Range intervals for new diagnosis data for each city were defined using quintiles of the overall new diagnosis data for each city. New diagnosis data stratified by age, race and sex within each city are displayed using these same ranges. Other indicators are displayed using pre-defined ranges that are not specific to each city. For linkage to HIV care and engagement in HIV care, we defined the best category (lightest color) at 90% or greater as it meets or exceeds the 2015 target in the US National HIV/AIDS Strategy. For late diagnosis, we defined the best category as 10% or less derived from the National HIV/AIDS Strategy target of increasing awareness of HIV status to more than 90% of those with HIV infection. For viral suppression among those engaged in care, we defined the best category of 90% or greater based on the CDC's HIV Strategic Plan in response to National HIV/AIDS Strategy requiring a 10% improvement over the baseline of 77% with suppressed virus among patients in care reported by the Medical Monitoring Project.

HIV CARE CONTINUUM INDICATORS ON THE CHART:

Each box in the charts represents the mode (i.e. the most commonly occurring) category for each combination of demographic stratification and HIV care continuum indicator at the ZIP Code/ward level. Since ranges for new diagnoses are defined based on the distribution of the overall new diagnosis data within each city, each category of overall new diagnoses occurs with the same frequency and the mode of these data cannot be displayed.

The best categories (lightest color) for late diagnosis (< 10%), linkage (> 90%), engagement (> 90%) and viral suppression (> 90%) are based on targets in the National HIV/AIDS Strategy and the CDC's HIV Strategic Plan. Categories depicted in darker colors represent worsening gaps in achieving these targets.

COMPARABILITY OF DATA ACROSS CITIES:

The case definitions and data systems for new HIV diagnoses and late HIV diagnoses are standard in HIV case surveillance, but standardization for the other indicators used here is still a work-in-progress. In these 5 cities, the public health authority requires that all CD4 and HIV viral load tests be reported, regardless of the result. Though most of these reports come directly from laboratories, the degree of completeness of reporting and the ability to link laboratory results to diagnosed cases both within and across jurisdictions is unknown. Therefore, direct comparisons of these indicators between cities should not be made. The main utility of HIVContinuum is to visualize patterns in the HIV care continuum within each city.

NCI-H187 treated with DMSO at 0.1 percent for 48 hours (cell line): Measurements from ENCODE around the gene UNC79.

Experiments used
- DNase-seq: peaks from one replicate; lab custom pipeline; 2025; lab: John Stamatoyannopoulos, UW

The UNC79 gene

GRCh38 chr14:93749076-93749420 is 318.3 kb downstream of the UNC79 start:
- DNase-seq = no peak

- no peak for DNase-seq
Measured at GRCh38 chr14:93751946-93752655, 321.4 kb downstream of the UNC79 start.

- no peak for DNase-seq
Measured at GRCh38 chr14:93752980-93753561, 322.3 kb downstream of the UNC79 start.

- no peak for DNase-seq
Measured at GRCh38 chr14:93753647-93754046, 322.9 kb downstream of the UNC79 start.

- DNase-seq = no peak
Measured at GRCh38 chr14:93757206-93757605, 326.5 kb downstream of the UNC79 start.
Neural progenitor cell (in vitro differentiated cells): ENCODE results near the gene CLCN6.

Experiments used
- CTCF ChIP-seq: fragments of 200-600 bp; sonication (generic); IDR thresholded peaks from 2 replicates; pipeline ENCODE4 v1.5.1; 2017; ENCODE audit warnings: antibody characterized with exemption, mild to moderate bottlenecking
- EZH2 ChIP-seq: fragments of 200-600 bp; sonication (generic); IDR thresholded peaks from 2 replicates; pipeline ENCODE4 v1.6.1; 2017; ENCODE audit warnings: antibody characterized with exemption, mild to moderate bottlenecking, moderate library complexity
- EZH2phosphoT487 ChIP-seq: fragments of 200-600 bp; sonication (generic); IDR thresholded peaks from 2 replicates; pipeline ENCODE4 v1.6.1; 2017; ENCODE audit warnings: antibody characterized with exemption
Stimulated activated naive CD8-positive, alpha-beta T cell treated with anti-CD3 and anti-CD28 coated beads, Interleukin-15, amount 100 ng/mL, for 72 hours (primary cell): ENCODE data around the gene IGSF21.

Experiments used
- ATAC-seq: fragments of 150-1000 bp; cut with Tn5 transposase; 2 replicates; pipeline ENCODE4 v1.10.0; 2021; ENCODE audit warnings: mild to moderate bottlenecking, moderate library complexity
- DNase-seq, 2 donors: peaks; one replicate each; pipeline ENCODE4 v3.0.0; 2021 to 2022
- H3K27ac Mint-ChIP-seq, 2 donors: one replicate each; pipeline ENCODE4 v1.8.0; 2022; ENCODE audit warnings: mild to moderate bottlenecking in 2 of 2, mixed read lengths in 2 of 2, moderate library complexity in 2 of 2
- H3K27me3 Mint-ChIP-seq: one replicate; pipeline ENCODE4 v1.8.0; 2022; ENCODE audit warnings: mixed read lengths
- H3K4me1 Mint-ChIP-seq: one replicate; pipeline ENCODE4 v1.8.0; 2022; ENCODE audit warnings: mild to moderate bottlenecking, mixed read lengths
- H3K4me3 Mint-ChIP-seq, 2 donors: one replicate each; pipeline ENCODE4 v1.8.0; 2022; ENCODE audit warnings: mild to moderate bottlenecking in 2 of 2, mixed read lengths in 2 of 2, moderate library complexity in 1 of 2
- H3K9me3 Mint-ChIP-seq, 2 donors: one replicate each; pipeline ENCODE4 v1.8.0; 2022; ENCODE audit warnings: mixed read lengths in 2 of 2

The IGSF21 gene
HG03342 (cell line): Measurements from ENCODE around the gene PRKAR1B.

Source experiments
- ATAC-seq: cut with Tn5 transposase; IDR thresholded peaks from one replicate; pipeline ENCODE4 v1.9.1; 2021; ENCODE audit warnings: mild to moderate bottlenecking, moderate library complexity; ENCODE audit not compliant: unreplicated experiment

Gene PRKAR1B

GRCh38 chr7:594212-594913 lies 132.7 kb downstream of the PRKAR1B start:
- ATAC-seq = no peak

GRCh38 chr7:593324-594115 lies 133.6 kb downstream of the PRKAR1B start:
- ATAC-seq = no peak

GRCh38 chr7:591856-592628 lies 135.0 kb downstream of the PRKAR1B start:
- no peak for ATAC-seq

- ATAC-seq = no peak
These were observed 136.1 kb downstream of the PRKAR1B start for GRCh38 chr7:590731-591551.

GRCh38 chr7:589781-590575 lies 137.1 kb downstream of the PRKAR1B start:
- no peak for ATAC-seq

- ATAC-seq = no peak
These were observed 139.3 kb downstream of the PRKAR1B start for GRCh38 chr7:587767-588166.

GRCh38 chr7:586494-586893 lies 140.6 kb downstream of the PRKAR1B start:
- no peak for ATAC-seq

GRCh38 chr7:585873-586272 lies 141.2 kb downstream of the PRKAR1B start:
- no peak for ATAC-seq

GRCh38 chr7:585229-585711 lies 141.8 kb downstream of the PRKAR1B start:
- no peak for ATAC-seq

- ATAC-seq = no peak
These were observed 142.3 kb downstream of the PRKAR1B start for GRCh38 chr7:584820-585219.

DATA CAVEATS:

  1. ATLANTA

    Atlanta data reflect cases entered through 12/31/2014 and are based on residence at diagnosis as reported in Georgia's Electronic HIV/AIDS Reporting System (eHARS). Data reflect cases from ZIP Codes in Clayton, Cobb, DeKalb, Douglas, Fulton and Gwinnett Counties. Cases missing ZIP Code at diagnosis are excluded from the analysis.
  2. CHICAGO

    Chicago data reflect new HIV cases reported and entered through 12/23/2013. Cases missing address or ZIP Code at diagnosis are excluded from the maps. Homeless cases with addresses of a shelter at diagnosis were assigned to the ward of the homeless shelter.
  3. NEW ORLEANS

    New Orleans data represent persons newly diagnosed with HIV in the City of New Orleans between 2007-2011 and who were reported as of 10/30/2014. Cases missing ZIP Code at diagnosis are excluded from the maps.
  4. PHILADELPHIA

    Philadelphia data represent persons newly diagnosed with HIV in the City of Philadelphia 2007-2011 and who were reported as of 12/31/2012. Data reflect cases from ZIP Codes in Philadelphia County only. Cases missing address or ZIP Code at diagnosis are excluded from the maps. Cases diagnosed in a correctional facility were assigned to the ZIP Code of the correctional facility.
  5. WASHINGTON, D.C.

    Washington, D.C. data reflect resident cases newly diagnosed and reported through 12/31/2012. Cases with missing address information at diagnosis were not included in this analysis. Cases diagnosed in a correctional facility were assigned the ward of the correctional facility. Homeless cases with addresses of a shelter at diagnosis were assigned to the ward of the homeless shelter.